Cheat sheet #1 – Top storytelling tips for compelling content

There is no right or wrong way to tell a compelling story, but over the years we've found some things work more than others. Here's our first Cheat Sheet on crafting great stories.

Art of storytelling

In a fast-paced world, where attention spans are short and competition is fierce, compelling storytelling is more important than ever. It is even more important for organisations working in the Third Sector who want to tell a story of change and convey a new insight on the world. At Reelmedia Film, we love crafting stories for change. Here’s our top storytelling tips for compelling Third Sector communications.

Compelling stories are universal

Stories can affect us in very personal ways, yet have broad appeal at the same. Great stories that move us to take action, or change the way we think, take an element of the human condition, which we all experience, and convey it in a unique situation.

Even when told from an unfamiliar context, perspective or person, stories that (for example), convey birth, growth, aspiration, loss or conflict will resonate, because of their universality. They are part of the human condition and audiences will instantly be able to relate.

 

Compelling stories have a clear structure and purpose

Structure

A straightforward way to develop a compelling narrative is to use the story spine formula, created by the playwright Kenn Adams.  The Story Spine is not the story, it’s the spine. It’s nothing but the bare-boned structure upon which the story is built. You can find out more about it here.

The story spine formula uses the following structure:

  1. Once upon a time ..
  2. Every day ..
  3. But one day ..
  4. Because of that ..
  5. Because of that ..
  6. Because of that ..
  7. Until finally ..
  8. And ever since then..

Purpose

A compelling story must have a strong intention at its heart, so I always ask the question, ‘Why must this story be told now? But, for us at Reelmedia Film, that’s not enough. We believe a story should have occupy part of the moral and ethical fabric of our society, so for us we also ask, ‘What greater purpose does this story serve?’ and, ‘What does this story teach us?’

By crafting a story that we are passionate about, it serves a wider purpose, and will have a positive impact on the world.

Compelling stories appeal to our deepest emotions

There are six basic emotions which we all share: anger, disgust, fear, happiness, sadness, and surprise. Without oversimplifying a story emotionally, it is important to recognise when and how these emotions are at work in a story and to carefully utilise them to enact a response in the audience. By questioning why we feel a certain way we can start to understand emotional response and build a stronger story. Questioning my own emotional reaction to a story  teaches me to tell more authentic stories and move people, at a point in the story structure when it really matters.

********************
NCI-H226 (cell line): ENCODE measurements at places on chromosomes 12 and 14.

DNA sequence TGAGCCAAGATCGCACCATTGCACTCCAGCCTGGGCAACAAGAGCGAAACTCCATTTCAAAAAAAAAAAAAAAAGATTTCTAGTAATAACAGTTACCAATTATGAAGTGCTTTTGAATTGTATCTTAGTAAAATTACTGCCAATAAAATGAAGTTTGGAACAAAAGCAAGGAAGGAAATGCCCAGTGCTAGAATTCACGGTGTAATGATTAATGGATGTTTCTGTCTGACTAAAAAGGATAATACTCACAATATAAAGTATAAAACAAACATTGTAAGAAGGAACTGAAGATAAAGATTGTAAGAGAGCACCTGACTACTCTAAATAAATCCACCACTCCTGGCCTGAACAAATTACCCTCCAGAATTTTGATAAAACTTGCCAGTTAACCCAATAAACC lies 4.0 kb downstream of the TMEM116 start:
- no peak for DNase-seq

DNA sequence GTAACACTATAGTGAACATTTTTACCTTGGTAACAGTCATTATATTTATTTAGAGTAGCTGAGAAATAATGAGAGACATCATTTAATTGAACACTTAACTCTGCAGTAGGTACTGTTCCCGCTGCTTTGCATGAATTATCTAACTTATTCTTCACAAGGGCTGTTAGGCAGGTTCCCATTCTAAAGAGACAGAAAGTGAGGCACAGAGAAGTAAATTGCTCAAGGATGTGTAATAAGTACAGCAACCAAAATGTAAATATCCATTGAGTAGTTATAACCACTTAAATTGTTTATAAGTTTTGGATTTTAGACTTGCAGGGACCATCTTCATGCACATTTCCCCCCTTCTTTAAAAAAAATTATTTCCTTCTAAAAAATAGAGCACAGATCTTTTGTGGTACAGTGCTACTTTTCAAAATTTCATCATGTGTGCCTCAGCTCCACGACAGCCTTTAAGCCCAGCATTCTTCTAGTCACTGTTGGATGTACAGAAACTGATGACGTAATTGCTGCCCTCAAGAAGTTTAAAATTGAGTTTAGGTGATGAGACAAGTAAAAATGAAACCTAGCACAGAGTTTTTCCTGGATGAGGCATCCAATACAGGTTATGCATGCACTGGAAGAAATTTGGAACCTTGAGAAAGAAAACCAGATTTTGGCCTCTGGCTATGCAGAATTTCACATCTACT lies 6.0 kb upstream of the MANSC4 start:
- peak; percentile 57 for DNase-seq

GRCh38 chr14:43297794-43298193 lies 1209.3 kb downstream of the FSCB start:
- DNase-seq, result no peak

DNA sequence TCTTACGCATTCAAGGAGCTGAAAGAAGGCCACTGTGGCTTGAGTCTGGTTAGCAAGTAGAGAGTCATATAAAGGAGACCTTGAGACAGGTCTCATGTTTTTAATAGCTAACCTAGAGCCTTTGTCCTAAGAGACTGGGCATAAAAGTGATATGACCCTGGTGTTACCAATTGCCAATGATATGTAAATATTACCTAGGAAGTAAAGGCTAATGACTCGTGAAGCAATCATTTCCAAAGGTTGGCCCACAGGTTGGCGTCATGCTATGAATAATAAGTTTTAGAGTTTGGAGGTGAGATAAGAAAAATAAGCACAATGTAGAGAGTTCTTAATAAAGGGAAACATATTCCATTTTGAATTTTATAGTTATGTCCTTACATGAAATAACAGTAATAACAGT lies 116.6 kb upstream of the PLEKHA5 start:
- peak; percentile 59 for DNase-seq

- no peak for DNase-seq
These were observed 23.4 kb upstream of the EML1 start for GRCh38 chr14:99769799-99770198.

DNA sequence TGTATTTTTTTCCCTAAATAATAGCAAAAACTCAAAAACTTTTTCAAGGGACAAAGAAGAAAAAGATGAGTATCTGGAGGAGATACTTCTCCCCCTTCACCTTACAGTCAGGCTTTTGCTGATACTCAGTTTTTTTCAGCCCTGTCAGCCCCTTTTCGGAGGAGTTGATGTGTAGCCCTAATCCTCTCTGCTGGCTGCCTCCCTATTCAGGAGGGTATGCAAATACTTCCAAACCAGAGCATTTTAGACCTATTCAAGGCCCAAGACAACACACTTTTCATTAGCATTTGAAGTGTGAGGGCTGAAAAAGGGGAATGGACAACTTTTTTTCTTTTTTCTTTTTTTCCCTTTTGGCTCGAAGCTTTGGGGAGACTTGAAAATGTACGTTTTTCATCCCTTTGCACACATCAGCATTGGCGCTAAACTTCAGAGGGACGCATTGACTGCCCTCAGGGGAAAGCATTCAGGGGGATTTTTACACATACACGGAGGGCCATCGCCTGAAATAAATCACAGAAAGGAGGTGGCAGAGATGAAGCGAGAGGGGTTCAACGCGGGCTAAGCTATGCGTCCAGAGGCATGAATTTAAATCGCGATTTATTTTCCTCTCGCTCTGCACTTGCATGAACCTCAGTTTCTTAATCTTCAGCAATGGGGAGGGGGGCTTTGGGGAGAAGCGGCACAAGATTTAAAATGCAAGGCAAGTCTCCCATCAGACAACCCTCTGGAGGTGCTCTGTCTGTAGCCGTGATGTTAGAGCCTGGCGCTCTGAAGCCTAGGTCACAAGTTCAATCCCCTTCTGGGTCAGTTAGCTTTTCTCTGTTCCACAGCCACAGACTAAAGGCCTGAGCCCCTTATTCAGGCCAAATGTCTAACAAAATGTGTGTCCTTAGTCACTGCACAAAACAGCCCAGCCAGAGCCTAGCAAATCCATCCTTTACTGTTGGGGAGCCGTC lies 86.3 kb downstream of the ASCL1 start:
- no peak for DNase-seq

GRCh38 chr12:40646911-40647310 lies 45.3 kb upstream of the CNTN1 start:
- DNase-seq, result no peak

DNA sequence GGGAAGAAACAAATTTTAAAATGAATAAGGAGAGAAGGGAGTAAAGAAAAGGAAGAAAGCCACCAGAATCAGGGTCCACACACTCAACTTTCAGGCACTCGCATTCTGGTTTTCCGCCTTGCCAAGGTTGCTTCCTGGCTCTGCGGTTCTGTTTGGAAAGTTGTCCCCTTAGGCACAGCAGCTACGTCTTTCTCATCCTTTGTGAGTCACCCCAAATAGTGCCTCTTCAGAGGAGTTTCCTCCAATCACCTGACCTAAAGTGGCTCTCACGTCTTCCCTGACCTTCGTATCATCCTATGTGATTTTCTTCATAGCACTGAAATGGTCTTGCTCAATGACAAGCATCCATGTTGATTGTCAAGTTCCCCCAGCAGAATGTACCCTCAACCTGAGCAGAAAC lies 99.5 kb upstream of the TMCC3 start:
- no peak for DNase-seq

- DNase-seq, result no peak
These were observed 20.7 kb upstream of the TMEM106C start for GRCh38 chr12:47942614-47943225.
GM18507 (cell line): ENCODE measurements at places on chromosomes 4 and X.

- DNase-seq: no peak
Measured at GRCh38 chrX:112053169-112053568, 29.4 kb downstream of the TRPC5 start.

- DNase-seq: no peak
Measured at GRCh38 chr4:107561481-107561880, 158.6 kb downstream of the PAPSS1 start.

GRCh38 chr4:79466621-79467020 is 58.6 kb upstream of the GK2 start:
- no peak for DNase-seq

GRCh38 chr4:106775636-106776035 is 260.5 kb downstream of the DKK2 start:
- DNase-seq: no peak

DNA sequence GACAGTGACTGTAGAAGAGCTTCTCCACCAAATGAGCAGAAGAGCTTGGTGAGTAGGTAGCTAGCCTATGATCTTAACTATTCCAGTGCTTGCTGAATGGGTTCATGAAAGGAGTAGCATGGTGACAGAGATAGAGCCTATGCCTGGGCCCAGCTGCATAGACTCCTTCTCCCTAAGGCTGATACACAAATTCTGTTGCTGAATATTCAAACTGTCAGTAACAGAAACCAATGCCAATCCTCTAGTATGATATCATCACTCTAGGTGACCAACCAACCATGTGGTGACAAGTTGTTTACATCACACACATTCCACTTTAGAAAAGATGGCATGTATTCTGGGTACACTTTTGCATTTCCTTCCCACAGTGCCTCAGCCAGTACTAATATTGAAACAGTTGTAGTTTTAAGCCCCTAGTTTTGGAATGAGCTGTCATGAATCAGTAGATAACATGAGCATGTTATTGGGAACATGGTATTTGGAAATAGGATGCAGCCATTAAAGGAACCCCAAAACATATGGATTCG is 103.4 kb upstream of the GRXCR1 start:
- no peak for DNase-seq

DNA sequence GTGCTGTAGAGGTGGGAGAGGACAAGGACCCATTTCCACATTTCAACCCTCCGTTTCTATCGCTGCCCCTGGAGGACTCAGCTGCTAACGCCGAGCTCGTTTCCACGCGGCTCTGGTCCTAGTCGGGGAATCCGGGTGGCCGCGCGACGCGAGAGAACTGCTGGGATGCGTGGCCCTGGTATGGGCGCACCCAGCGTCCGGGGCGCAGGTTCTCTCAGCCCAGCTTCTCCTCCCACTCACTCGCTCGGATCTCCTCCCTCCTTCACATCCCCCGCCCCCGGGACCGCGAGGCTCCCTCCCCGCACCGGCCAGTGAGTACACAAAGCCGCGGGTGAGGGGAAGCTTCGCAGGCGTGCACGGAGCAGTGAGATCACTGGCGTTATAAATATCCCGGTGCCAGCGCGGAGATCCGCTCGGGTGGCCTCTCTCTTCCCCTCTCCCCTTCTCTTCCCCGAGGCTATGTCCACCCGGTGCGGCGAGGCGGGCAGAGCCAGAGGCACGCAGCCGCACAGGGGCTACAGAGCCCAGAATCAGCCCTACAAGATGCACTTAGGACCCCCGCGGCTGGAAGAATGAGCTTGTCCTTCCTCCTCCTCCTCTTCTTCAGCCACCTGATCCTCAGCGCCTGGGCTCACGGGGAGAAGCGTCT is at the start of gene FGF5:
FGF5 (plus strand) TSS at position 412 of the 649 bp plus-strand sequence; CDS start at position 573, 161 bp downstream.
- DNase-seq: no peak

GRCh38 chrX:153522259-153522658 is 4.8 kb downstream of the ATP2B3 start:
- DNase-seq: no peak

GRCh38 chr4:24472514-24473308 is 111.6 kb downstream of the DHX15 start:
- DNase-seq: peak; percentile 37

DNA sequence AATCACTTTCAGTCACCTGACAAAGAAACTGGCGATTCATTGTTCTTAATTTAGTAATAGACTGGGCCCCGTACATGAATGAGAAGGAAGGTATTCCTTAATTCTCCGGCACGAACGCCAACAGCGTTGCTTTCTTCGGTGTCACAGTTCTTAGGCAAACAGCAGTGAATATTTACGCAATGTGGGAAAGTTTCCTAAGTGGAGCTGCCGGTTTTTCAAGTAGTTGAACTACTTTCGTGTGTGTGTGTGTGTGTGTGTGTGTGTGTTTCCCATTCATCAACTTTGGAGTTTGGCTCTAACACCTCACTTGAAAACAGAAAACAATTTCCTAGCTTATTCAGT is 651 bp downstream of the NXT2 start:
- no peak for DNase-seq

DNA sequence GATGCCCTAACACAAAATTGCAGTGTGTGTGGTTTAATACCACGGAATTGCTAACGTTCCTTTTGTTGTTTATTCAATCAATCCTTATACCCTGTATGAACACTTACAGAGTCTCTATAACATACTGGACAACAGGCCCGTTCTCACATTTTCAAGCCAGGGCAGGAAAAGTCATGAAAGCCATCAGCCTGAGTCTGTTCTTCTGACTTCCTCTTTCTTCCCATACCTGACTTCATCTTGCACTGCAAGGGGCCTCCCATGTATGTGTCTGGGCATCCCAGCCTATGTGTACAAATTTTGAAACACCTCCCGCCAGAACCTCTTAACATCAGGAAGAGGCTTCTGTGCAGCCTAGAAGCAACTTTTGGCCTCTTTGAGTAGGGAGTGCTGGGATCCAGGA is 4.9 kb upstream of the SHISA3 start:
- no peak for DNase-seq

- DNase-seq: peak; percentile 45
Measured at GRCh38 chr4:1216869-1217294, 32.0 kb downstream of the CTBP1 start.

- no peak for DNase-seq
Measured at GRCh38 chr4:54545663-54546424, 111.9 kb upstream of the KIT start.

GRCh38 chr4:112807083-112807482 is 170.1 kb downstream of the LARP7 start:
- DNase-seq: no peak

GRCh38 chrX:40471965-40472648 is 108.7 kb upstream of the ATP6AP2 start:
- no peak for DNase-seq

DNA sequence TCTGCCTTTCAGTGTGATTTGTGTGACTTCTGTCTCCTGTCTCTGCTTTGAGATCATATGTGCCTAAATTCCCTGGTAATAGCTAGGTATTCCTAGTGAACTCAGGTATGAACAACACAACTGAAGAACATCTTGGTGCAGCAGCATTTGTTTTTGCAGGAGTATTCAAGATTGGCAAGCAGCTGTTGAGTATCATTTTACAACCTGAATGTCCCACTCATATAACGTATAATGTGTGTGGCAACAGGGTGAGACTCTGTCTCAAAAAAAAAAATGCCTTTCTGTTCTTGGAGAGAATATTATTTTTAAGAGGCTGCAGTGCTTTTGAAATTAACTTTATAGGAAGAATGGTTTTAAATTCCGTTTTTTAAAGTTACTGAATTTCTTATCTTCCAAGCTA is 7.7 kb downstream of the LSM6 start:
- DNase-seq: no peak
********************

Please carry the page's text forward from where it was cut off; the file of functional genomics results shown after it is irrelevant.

Compelling stories are surprsing or unexpected

Stories are compelling when our perceptions of reality are challenged or changed in some way. This is particularly important in the stream of storytelling that social media has created. However, whilst social media stories often appeal to the unexpected, they fail to uncover issues in depth, do not relay a deeper sense of change or transformation and so don’t necessarily leave the audience thinking about the story after it is over.

Compelling stories are simple

As storytellers we often want to include as much information as possible in our stories. We want to pack the story full of information, detail and layers. Never settle on the first iteration of a storyboard or script. Be ruthless and aim to get at the essence of the story – in the end it will set the story free and allow the audience to focus. Simplify and go deep. For inspiration, read JA Baker’s, The Peregrine, a fierce, ecstatic, account of one man’s obsession with this beautiful bird, that has held readers in its talon-like grip for 50 years.

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